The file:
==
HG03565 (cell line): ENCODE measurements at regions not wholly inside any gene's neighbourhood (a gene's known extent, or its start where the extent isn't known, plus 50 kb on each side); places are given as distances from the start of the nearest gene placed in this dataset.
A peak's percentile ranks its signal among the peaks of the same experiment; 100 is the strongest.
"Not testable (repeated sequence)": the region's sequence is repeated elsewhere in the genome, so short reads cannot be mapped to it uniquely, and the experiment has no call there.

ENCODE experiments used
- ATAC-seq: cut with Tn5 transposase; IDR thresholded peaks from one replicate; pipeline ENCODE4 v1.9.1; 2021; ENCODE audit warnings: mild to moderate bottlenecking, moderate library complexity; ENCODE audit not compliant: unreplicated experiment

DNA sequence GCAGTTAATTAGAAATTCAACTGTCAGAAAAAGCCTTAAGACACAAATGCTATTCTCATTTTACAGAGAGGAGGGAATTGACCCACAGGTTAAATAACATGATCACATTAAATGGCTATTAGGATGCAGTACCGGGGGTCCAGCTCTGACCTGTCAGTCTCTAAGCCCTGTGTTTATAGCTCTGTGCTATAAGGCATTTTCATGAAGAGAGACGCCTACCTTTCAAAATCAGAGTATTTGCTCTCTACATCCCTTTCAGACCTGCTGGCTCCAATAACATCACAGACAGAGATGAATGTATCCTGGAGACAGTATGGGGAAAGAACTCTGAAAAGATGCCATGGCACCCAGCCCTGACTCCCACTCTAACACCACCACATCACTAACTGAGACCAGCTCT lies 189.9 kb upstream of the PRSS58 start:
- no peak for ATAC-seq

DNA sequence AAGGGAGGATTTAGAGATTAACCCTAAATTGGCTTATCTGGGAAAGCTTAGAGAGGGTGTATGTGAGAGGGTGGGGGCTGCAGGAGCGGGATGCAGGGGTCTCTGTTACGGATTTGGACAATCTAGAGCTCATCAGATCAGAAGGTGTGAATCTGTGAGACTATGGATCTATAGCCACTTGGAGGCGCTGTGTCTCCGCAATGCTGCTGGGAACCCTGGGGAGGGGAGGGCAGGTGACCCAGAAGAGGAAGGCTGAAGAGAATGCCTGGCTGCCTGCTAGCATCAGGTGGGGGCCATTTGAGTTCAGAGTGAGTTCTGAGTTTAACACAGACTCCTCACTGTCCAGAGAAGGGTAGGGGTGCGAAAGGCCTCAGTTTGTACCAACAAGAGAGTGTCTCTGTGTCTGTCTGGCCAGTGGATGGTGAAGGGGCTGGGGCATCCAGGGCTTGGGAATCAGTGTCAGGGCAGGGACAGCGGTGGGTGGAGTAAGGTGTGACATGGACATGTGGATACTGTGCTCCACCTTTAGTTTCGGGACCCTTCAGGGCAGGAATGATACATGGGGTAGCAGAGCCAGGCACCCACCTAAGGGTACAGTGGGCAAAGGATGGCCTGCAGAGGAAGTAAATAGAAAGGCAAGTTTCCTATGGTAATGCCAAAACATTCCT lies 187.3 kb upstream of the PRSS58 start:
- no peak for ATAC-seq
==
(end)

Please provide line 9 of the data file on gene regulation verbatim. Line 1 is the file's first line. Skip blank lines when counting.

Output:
- no peak for ATAC-seq